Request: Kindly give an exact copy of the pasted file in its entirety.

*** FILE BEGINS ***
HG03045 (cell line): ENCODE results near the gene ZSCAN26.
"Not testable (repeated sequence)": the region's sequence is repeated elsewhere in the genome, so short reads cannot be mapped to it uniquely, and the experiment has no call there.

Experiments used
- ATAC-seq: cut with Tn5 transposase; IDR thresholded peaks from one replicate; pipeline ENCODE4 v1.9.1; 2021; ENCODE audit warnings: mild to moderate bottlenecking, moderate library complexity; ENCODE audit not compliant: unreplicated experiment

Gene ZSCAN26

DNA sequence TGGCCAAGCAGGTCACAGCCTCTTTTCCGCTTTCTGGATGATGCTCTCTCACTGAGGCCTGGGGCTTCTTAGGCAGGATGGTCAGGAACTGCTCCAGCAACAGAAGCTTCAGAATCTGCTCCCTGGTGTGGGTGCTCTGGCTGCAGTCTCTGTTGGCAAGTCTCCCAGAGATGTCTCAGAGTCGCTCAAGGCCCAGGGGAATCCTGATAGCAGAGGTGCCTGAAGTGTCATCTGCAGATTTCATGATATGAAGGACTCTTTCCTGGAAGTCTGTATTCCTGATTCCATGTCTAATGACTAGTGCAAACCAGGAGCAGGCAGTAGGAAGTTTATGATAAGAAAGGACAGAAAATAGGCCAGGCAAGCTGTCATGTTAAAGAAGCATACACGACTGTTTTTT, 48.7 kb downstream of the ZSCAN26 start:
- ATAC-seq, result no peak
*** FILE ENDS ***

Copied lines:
HG03045 (cell line): ENCODE results near the gene ZSCAN26.
"Not testable (repeated sequence)": the region's sequence is repeated elsewhere in the genome, so short reads cannot be mapped to it uniquely, and the experiment has no call there.

Experiments used
- ATAC-seq: cut with Tn5 transposase; IDR thresholded peaks from one replicate; pipeline ENCODE4 v1.9.1; 2021; ENCODE audit warnings: mild to moderate bottlenecking, moderate library complexity; ENCODE audit not compliant: unreplicated experiment

Gene ZSCAN26

DNA sequence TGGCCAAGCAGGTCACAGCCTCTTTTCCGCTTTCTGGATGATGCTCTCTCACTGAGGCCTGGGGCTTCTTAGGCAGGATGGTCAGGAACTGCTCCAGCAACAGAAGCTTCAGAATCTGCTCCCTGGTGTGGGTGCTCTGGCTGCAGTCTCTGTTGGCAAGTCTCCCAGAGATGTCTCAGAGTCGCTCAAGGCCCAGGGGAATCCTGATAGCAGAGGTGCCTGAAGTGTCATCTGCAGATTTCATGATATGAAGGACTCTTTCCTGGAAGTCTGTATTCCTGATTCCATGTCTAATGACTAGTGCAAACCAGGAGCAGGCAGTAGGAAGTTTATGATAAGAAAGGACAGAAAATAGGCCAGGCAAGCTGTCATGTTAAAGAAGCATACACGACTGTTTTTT, 48.7 kb downstream of the ZSCAN26 start:
- ATAC-seq, result no peak